U.S. Army Full Spectrum Operations in the Philippine Islands, 1898-1941, Kim, Taeho, 9781288327409

Author: Kim, Taeho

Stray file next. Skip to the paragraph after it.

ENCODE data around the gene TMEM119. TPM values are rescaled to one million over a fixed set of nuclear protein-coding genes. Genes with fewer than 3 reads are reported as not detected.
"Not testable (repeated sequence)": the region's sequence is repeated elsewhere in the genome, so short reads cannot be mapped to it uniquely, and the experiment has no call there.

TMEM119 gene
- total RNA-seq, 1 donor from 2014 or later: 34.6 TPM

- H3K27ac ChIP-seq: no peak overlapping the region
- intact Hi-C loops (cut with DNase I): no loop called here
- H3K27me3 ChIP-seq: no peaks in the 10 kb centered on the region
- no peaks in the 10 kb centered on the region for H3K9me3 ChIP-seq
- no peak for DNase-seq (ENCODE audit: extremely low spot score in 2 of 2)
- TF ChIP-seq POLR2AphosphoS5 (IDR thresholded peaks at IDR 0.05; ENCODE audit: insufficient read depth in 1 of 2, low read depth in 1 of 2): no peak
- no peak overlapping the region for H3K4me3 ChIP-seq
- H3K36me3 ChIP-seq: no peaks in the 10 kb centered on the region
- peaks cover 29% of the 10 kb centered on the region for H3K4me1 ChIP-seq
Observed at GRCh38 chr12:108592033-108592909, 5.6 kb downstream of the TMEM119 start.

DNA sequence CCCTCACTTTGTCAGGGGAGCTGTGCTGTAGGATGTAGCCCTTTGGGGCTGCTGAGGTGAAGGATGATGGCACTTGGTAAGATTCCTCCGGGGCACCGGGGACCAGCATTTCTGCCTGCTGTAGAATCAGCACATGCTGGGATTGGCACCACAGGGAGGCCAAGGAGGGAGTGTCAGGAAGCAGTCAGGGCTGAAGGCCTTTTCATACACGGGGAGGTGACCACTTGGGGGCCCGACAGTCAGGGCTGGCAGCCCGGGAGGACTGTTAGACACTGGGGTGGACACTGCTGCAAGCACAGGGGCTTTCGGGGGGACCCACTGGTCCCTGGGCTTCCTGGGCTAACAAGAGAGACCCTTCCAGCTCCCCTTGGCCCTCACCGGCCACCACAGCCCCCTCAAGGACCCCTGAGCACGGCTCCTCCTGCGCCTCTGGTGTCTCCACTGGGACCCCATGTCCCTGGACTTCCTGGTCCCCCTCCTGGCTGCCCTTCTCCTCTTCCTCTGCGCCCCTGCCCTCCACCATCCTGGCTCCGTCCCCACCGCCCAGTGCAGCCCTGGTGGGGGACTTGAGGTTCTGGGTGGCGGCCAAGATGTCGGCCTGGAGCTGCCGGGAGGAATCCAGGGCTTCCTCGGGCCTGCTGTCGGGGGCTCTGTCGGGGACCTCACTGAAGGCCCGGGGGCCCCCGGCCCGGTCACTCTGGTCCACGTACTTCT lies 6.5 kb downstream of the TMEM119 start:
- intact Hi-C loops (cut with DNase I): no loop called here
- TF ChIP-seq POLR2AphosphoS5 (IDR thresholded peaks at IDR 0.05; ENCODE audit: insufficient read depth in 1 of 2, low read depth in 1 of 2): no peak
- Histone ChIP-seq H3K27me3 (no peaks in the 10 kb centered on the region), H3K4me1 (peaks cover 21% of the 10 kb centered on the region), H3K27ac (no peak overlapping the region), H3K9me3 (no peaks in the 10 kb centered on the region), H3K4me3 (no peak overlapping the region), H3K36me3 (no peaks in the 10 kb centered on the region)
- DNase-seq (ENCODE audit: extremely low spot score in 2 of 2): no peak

The U.S. Army’s involvement in the Philippine Archipelago 1898-1941 demonstrated the validity of the main tenants of current full spectrum operations (offensive, defensive, stability, and civil support operations), and the likelihood of more than one occurring simultaneously and over a long duration of time. The U.S. Army has operated across the spectrum of conflict, stable peace to general war, since 1775 but did not officially define it until February 2008 and has given priority of resources, effort, training, and doctrine to the most threatening elements of full spectrum doctrine: offensive and defensive operations. In past conflicts and campaigns such as the Philippine Islands, the U.S. Army has conducted stability and civil support operations out of necessity but has never desired to focus resources and time to maintain proficiency. The current operating environment has forced the Department of Defense and the U.S. Army to recognize that the spectrum of conflict is continuous and all elements of full spectrum operations must be viewed as equally important. Some will argue this is a misuse of history or a revisionist viewpoint, and involves doctrine and terminology that were not used or understood during the period of the past studied. These opinions miss the examples present in the U.S. Army’s operations in the Philippines 1898-1941 that are relevant and complimentary to current full spectrum doctrine.

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